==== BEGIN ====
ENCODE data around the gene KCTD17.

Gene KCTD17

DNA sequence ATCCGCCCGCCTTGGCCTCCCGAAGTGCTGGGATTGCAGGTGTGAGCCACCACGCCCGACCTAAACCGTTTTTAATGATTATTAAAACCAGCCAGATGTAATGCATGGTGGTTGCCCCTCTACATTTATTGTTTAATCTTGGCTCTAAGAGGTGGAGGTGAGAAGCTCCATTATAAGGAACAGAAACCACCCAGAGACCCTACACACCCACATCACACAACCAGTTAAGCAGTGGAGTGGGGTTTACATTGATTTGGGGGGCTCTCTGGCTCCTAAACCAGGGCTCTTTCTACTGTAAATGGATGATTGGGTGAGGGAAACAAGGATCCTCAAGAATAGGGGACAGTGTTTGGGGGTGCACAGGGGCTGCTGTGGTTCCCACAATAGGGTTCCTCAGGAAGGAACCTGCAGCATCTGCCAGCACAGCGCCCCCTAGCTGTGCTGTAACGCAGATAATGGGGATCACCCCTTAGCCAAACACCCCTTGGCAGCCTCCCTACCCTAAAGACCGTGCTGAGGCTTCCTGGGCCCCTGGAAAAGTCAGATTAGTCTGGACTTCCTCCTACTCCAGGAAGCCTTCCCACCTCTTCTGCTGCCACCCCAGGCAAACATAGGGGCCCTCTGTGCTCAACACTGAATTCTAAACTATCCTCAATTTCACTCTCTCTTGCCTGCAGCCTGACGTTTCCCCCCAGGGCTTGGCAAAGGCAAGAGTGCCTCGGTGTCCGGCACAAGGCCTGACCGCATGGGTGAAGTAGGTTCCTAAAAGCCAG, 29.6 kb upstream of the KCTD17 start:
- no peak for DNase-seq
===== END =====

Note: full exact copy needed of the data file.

ENCODE data around the gene KCTD17.

Gene KCTD17

DNA sequence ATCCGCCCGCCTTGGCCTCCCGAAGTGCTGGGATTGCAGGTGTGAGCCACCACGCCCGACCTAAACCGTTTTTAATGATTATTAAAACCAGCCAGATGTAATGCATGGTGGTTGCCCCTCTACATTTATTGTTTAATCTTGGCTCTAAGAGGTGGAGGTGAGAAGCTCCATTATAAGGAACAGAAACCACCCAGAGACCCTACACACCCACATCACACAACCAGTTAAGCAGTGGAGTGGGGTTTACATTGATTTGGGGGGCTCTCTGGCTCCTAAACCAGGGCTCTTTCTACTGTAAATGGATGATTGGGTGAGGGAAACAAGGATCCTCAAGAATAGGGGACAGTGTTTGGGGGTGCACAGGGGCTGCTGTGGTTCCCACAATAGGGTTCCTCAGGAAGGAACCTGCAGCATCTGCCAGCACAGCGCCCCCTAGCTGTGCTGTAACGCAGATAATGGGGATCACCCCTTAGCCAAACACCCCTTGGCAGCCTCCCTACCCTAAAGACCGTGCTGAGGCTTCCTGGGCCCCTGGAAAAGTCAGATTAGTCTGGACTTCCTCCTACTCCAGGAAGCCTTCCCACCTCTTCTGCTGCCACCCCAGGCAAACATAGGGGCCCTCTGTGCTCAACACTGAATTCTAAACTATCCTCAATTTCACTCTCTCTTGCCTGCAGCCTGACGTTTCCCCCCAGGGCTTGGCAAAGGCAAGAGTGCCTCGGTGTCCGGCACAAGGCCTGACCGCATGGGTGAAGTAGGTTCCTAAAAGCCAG, 29.6 kb upstream of the KCTD17 start:
- no peak for DNase-seq